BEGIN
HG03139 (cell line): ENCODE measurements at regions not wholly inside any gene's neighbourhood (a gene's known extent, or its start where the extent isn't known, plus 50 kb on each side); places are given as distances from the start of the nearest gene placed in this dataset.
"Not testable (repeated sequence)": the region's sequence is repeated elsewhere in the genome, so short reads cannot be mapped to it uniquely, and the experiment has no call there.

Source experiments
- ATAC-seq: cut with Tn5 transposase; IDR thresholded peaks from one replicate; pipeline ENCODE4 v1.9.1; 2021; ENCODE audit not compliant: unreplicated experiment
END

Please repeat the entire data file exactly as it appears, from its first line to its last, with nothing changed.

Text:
HG03139 (cell line): ENCODE measurements at regions not wholly inside any gene's neighbourhood (a gene's known extent, or its start where the extent isn't known, plus 50 kb on each side); places are given as distances from the start of the nearest gene placed in this dataset.
"Not testable (repeated sequence)": the region's sequence is repeated elsewhere in the genome, so short reads cannot be mapped to it uniquely, and the experiment has no call there.

Source experiments
- ATAC-seq: cut with Tn5 transposase; IDR thresholded peaks from one replicate; pipeline ENCODE4 v1.9.1; 2021; ENCODE audit not compliant: unreplicated experiment